If you’re looking for an emotional read that will pull at your heartstrings, pick up Monica Carter’s sophomore release, Sacrifice the One. With this poignant tale, the author takes on the looking-for-love-in-all-the wrong-places theme and adds a fresh new spin that is sure to stir up feelings of anger, empathy, or both.
Robert Armstrong loves his wife, Rose, more than life itself. It doesn’t matter to him whether they have kids or not. However, Rose is consumed with maternal desire, so much so that she completely disregards her doctor’s professional opinions and becomes pregnant after two miscarriages. Although she successfully delivers a beautiful baby girl, Rose passes away shortly thereafter.
Left to be a single parent, Robert’s anger and resentment get the best of him. He blames the infant for the death of his beloved Rose. As a result, he gives the baby to his mother-in-law to raise. Rosetta “Seta” Armstrong grows up with the agonizing knowledge that her father lives in the same city but refuses to acknowledge her existence. Although Seta loves her grandparents, she yearns for her father’s love. She wants him to be there to praise her good grades and to cheer for her at basketball games, but he’s never there. Even when she reaches out and calls him on the phone, he practically hangs up on her.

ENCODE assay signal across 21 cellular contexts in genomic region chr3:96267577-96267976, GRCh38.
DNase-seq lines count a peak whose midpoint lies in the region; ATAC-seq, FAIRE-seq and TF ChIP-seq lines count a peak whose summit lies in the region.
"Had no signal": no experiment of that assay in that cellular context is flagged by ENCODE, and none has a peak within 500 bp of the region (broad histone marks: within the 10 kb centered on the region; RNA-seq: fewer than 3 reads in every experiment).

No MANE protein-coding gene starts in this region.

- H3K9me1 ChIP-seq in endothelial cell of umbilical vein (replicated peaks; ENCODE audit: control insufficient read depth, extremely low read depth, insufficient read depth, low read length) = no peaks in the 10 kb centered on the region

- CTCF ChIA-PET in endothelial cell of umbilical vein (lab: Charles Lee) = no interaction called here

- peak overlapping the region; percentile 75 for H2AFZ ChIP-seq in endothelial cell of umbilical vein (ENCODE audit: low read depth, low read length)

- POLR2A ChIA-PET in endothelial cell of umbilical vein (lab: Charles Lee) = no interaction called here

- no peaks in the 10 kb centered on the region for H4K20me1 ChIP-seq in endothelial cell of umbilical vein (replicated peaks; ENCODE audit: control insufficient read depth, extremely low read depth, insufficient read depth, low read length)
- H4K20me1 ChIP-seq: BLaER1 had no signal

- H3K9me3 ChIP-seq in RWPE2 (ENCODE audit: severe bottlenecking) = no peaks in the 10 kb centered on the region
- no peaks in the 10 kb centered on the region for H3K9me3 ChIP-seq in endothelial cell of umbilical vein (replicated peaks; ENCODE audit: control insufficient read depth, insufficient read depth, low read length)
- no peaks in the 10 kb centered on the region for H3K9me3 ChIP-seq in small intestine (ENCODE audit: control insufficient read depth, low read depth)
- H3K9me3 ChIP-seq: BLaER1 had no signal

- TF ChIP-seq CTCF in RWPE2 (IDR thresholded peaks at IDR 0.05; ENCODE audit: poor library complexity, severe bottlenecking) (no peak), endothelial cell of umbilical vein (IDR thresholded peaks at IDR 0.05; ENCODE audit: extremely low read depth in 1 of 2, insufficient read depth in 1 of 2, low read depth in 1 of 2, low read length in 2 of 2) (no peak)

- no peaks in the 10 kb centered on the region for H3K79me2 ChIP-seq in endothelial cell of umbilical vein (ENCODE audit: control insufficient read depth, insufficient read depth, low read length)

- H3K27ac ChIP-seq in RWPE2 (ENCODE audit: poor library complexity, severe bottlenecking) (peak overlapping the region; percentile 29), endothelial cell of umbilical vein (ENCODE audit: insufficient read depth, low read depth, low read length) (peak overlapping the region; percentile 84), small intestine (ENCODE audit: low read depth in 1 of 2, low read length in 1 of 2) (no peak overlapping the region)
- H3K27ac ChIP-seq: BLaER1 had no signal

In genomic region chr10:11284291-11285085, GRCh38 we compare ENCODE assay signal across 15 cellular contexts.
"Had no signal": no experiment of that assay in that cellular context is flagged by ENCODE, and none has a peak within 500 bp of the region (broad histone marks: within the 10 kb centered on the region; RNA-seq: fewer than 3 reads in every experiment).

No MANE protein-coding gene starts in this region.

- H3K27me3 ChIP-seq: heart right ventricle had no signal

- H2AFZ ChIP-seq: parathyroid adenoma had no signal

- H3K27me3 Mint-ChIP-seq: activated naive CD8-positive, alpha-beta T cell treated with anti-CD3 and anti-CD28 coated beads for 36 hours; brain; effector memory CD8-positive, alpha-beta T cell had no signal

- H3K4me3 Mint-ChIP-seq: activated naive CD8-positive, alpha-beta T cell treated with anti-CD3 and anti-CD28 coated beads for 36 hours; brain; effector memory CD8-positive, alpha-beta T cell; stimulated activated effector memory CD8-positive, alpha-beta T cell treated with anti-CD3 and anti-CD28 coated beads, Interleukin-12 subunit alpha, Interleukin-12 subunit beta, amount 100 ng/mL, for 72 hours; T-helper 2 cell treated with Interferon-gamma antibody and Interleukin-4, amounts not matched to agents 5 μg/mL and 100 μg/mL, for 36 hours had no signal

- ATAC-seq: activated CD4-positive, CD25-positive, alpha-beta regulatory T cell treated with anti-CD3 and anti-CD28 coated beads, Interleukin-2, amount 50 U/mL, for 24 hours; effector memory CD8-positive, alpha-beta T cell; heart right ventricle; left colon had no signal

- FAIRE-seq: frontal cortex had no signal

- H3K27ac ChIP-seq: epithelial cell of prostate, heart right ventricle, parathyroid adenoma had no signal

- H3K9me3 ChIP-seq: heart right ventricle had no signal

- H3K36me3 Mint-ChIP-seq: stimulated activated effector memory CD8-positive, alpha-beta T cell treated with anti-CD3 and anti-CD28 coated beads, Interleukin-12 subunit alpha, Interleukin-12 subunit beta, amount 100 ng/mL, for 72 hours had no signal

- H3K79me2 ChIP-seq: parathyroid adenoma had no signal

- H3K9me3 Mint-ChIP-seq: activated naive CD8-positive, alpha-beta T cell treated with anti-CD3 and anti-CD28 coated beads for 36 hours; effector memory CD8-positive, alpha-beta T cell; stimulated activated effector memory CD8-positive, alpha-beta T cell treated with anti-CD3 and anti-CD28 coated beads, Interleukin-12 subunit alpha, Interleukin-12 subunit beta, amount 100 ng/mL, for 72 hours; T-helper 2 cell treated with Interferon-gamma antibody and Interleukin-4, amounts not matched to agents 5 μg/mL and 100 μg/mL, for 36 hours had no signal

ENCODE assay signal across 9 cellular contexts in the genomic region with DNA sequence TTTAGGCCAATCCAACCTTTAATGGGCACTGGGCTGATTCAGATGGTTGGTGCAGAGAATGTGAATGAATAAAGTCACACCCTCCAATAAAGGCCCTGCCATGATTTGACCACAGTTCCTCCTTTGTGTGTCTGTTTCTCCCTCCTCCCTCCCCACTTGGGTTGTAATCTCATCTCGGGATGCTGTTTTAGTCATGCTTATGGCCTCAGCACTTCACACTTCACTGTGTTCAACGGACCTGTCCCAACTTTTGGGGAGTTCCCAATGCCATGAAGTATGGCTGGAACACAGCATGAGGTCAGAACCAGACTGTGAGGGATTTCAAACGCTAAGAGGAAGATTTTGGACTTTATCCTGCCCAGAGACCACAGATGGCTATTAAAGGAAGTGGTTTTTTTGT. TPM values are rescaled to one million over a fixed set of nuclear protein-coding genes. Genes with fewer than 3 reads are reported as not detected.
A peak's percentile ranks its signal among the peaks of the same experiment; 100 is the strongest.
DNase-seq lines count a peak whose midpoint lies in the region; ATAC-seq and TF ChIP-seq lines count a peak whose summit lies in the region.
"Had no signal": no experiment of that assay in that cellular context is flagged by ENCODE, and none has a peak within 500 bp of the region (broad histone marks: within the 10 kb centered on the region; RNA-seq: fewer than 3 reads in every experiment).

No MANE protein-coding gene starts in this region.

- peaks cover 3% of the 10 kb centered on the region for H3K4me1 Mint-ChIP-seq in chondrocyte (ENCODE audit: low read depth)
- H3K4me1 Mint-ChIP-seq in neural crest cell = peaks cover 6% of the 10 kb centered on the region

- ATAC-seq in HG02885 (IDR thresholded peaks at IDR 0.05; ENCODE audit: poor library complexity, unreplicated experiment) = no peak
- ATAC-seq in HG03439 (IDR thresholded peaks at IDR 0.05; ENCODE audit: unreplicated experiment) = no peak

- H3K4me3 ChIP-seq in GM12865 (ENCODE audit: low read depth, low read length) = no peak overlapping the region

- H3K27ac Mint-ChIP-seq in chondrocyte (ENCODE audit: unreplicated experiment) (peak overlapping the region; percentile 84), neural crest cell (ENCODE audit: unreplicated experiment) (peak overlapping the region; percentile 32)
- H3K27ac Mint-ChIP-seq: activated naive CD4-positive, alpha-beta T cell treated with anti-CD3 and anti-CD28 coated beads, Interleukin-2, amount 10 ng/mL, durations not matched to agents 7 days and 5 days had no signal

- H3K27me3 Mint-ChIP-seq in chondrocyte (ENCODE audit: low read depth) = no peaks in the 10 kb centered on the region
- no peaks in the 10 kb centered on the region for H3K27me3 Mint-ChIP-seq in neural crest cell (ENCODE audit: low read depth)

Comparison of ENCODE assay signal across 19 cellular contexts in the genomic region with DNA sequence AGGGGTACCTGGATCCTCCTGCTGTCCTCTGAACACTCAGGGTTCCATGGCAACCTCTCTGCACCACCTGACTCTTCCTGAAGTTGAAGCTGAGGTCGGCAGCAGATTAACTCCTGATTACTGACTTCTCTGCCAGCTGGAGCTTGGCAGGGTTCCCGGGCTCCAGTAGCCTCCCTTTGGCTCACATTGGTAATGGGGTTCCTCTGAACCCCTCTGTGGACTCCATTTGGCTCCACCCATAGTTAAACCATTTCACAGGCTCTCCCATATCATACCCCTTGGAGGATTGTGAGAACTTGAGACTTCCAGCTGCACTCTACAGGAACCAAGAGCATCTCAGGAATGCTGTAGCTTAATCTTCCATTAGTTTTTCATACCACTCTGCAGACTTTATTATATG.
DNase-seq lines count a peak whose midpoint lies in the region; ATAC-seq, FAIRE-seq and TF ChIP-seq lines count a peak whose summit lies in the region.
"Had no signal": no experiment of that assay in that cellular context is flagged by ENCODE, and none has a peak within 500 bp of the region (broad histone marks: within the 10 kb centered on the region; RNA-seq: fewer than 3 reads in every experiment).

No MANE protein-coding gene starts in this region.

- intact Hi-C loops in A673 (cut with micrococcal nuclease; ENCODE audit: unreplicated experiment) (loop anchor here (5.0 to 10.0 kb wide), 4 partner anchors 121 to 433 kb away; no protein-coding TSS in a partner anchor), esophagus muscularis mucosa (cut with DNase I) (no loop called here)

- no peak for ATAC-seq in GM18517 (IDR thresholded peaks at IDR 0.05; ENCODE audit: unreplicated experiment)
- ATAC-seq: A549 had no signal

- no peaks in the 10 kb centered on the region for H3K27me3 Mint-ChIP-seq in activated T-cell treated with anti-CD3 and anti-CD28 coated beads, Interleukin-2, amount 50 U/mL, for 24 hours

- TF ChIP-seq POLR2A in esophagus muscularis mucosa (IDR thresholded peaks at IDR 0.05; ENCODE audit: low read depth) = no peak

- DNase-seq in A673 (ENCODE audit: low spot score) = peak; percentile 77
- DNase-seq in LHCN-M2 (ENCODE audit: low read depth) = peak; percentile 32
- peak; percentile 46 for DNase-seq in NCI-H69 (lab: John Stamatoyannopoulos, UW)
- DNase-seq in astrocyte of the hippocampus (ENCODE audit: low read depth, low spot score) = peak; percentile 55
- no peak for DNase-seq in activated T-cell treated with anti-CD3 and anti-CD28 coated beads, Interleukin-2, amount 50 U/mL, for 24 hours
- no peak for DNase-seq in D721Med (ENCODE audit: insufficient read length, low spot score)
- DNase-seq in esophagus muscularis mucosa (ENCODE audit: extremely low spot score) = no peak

To make matters worse, Robert marries a woman who has two children. When Seta discovers that her father has remarried and has no problem being a father to his stepchildren, she is crushed. She begins to question herself and what it is about her that her father hates. As she struggles with pain and pity, she is faced with challenging choices and tough teenage years. Fights at school are just the beginning, but how long will she fight for Daddy’s love?
Although this book is plagued by a slow start, Carter manages to gracefully recover from pacing issues and craft an interesting tale about a father’s misplaced blame that becomes the crux of his daughter’s pain. Sacrifice the One is a touching coming-of-age story that is excellent for young adult readers, who will appreciate some of the teen issues the main character had to face. As an adult, however, I wanted to know more about Robert and his thinking process. While the author presents enough information for readers to form an opinion about the father, a dimension of this character seems to be missing. Nonetheless, this novel is enjoyable and the story concept refreshing. Carter should be cheered for taking the “deadbeat dad” ideal to a whole new level.